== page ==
Signal One Top 10 films part 1

Welcome to the second label top 10! In this piece  Here we look at the work of the brilliant home entertainment company, Signal One entertainment. This is the label which released many under seen and underplayed gems from FOX back catalogue (among others). Signal one have released many great films and here is ten of my personal favourites!.


A year before Elia Kazan made the stunning On the Waterfront, he takes on post war fears of mass illness (with many remembering the Spanish Flu epidemic post world war one). He uses real heat stripped locations, honest sweaty faces and powerhouse Richard Widmark. When Kochak (Lewis Charles) is murdered over a card game by heavy Blackie (Jack Palance), no one noticed his flu like symptoms. His two hoods Poldi (Guy Thomajan) and Fitch (Zero Mostel) dump the body at the docks. It is only when the police drag his body from the river nearby and test reveal he was suffering from pneumonic fever. Lieutenant Commander Clinton Reed (Richard Widmark) a doctor with Public Health, now must find anyone who met Kochak before the outbreak kills millions.

Elia Kazan split opinion in the film industry. I won’t go into why this happened but his time in front of the HUAC left a deep legacy. Aside from this, he was a raw film maker. By the time he made this he had won an Oscar for directing Gentlemen Agreement. His skill was stripping back the Hollywood artifice. He used natural interior and exteriors. Had actors play raw, real roles. Sometimes harsh and heavy, spitting and swinging. His films are filled with sweat, emotion, violence and criminality. Removing the dream factory spell and replacing it with a familiar view for millions of people watching.

The disc has two very stellar features and ones that fans of the film will adore. The transfer finally irons out that awful DVD transfer. We have a HD version with the rich steamy nights all captured without a fog on the screen. Then the commentary by Alain Silver and James Ursini. The point I feel they make is that Richard Widmark is a very versatile and often under used actor, but Kazan got him at a rich seam moment. The other is that Jack Palance surely is the toughest son of a gun in cinema. Also that absurdly surreal scene between him and the midget is captured with wit by them. Overall it is a rare thing indeed,  a great film that has an equal analysis of it. Seriously listen to it and see for yourselves!

High Definition Transfer

Commentary by Alain Silver and James Ursini

Still Gallery


Roger Zelazny unfilmable work becomes a figurehead for the split in sci fi. Released the same year as Star Wars, it becomes a piece from the past that should be seen and maybe even reconsidered. Jake Tanner (Jan Michael-Vincent) is a First Lieutenant in the US Air Force. He and his commanding officer Major Eugene “Sam” Denton (George Peppard) are waiting for his next posting call. They have been posted at a missile base deep in the Californian desert. After months of tension between the US and Russians, a trigger causes global war to break out. 60% of the country is obliterated. Millions have died. The centre of the country is now a wasteland. Now the last few survivors from the east coast, need help. So, Denton and Tanner must cross the country to rescue those left.

1950s Sci Fi inspired a whole generation of film makers and story writers. Not only Star Wars, Terminator and Blade Runner. It also inspired Damnation Alley. Well actually the book was inspired by the nuclear arms race but the film is deeply inspired by the eras films. The original book had a brilliance all its own. It was to target the underlying social issues at play if a nuclear war were to happen. Unlike Threads, Day after or the equally brilliant The Earth Abides, here we see how all things possibly would remain the same.  From the military response to community isolation. From the decay of political ideology, to its entrenchment. From that environmental storm, killer scorpions and water whirlpools…it is all in there!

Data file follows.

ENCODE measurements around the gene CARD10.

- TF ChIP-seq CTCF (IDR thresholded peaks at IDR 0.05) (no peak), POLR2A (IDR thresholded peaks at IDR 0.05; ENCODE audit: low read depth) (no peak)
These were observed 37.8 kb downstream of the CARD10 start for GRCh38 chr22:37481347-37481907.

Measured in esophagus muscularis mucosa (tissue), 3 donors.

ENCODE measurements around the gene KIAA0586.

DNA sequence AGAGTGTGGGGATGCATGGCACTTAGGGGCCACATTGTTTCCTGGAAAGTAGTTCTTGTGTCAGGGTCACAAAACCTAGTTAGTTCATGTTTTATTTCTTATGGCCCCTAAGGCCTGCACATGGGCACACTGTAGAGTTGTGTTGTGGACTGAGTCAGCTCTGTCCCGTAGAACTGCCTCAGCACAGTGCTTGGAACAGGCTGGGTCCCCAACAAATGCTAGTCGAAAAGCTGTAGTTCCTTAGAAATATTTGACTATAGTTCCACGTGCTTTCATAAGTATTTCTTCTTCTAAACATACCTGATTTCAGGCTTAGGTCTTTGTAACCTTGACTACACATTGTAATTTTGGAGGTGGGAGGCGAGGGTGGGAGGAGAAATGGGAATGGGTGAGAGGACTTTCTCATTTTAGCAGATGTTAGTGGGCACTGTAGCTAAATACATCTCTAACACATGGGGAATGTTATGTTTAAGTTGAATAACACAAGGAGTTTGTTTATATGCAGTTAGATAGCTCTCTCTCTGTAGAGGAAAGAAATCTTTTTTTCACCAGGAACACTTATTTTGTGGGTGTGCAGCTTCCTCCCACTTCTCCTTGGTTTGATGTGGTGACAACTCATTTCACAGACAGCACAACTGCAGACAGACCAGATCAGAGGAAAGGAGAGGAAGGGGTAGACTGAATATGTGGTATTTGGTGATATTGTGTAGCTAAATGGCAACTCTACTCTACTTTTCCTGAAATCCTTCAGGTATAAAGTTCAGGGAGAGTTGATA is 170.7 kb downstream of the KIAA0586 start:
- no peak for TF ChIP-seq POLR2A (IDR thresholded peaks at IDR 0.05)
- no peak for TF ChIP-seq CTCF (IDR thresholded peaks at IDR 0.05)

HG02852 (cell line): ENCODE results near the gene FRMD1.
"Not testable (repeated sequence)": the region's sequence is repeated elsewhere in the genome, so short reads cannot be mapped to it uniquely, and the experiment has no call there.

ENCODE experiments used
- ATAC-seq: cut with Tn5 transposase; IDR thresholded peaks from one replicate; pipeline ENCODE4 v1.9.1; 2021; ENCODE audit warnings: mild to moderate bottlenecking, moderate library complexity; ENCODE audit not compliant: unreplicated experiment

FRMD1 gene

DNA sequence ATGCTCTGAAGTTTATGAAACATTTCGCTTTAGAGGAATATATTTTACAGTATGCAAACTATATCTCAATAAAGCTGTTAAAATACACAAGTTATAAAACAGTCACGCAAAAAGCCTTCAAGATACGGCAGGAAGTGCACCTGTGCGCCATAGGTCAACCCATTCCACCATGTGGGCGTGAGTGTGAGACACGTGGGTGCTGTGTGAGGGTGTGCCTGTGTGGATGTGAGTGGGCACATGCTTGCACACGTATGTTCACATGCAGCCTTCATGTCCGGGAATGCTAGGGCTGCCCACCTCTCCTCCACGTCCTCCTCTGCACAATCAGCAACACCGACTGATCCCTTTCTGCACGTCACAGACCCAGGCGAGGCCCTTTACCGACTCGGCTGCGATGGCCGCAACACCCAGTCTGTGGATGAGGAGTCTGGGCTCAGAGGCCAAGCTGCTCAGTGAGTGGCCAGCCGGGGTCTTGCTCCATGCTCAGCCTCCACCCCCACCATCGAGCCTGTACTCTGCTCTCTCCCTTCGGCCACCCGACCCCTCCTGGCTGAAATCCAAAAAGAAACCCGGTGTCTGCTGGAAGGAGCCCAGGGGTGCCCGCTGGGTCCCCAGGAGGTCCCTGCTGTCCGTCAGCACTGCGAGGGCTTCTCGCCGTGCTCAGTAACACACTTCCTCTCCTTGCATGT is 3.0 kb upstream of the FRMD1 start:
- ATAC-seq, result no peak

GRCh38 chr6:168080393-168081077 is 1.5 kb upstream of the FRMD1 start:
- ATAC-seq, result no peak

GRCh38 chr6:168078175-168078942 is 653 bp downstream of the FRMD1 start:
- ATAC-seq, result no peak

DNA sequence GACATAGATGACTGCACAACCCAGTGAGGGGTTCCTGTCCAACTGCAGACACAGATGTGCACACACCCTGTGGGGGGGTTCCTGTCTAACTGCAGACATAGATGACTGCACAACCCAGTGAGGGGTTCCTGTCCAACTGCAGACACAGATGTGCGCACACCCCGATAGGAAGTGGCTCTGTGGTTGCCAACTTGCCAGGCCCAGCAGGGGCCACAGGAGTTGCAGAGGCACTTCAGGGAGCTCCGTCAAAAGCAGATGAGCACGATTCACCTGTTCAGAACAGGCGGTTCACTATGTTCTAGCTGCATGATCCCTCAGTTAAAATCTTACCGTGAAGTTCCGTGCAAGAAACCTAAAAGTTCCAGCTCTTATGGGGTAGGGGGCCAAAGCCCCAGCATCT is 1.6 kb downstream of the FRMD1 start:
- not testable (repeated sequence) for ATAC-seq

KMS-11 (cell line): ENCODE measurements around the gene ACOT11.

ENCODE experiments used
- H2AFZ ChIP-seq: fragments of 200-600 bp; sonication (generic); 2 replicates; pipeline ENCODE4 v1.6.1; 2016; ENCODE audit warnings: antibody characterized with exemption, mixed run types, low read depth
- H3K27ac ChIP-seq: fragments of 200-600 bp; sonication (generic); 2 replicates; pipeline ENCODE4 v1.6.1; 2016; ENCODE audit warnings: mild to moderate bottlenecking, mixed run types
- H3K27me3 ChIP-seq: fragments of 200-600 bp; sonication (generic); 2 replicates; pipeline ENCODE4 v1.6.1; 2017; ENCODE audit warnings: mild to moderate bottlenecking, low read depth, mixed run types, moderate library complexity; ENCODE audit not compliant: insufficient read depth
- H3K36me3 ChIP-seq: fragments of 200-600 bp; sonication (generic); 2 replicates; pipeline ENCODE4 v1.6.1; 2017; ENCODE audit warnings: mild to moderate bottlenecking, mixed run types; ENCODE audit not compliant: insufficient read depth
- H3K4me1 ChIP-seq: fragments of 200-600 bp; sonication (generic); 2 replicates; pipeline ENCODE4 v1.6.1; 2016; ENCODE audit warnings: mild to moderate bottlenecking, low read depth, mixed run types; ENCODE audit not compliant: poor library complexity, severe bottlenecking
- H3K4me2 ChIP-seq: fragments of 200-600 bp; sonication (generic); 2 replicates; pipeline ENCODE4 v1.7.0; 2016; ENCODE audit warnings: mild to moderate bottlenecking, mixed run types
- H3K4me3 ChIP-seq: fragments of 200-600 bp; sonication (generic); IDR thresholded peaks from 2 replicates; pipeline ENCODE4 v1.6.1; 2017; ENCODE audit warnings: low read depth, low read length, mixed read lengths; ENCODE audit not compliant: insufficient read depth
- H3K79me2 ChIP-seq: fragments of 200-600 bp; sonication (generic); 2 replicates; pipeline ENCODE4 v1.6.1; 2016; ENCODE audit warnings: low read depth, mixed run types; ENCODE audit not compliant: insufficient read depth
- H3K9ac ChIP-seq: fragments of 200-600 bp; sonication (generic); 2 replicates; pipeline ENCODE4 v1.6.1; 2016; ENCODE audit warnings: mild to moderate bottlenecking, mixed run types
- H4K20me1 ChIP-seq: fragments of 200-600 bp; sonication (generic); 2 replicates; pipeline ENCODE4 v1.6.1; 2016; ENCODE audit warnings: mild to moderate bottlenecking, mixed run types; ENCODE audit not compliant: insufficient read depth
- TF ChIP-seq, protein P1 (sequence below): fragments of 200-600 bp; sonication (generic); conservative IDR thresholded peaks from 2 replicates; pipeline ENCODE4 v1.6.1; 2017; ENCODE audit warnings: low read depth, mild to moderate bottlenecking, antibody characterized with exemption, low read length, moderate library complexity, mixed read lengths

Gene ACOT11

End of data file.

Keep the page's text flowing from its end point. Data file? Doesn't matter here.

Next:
Oh boy you are in for a teat. Talbot knows the film from back to front and inside out. He also knows the source material. Extrapolating the differences is difficult but he effortlessly does this. Paul Maslansky is far more on the nose in terms of knowing the period, the films competition and why it failed to sore a the box office .  Alan Sharp documentary, or me is the best feature in the set. It at least leaves you in no doubt as to how much work went into writing the script, to film the film, that is and still considered unfilmable.

  • Audio commentary with film expert, Paul Talbot
  • Audio commentary with Producer, Paul Maslansky
  • Interview with film Expert Chris Poggiali
  • Survival Run a look at the challenges of adapting the celebrated novel with Co-Screenwriter, Alan Sharp
  • Road To Hell Producer, Jerome Zeitman details the process of making the film and the difficulties it encountered along the way
  • Landmaster Tales a detailed examination of the now-famous Landmaster Vehicle from the film with Stunt Coordinator and Car Designer Dean Jeffries
  • Still Gallery
  • Optional English SDH subtitles for the main feature
  • Theatrical trailer



Jake Barnes (Tyrone Power), is a journalist from the United States. He is also one of millions of war wounded. After World War I many were disillusioned with former lives and loves. They, like him turned to new places and new faces. Rather than return to America, he chooses to move to Paris, where he meets bohemian expatriates, fun time women and rich men. Drink and dancing take centre stage. His new friends are all slowly working toward oblivion. Then in steps Brett (Ava Gardner). She nursed Jake through his injury. He never forgot her face, nor their love. However he also never forgot that they together are destructive. Leading each other down a road to nowhere.

Hemingway hated this film. To be fair I always felt Hemingway hated life but that would be rather factious of me. He was convinced it cheapened his work and left after 25 minutes had run. Reporting to the producer that he had ‘made a romantic tale without misery’. Now that is his opinion but I have another one. If he had stayed on to and watched the full 2 hours and 10 minutes, he might have taken to the film. Why? Well the reason is that the real star of the film is neither lead actors. No. It is Henry King. King made some stunning films. Then died while shooting another and John Wayne stepped in. King handled all his work with bold tones of natural charisma and forceful power. Themes of love, sexual desire and impotence are handled without shifting footing. Essential in translating a master craftsman like Hemingway. The war and its hangover are translated with extraordinary nuance. As if King was recalling its deep, systemic effects on his own self. If like me you love directors making a film their own counselling session, this is a great example.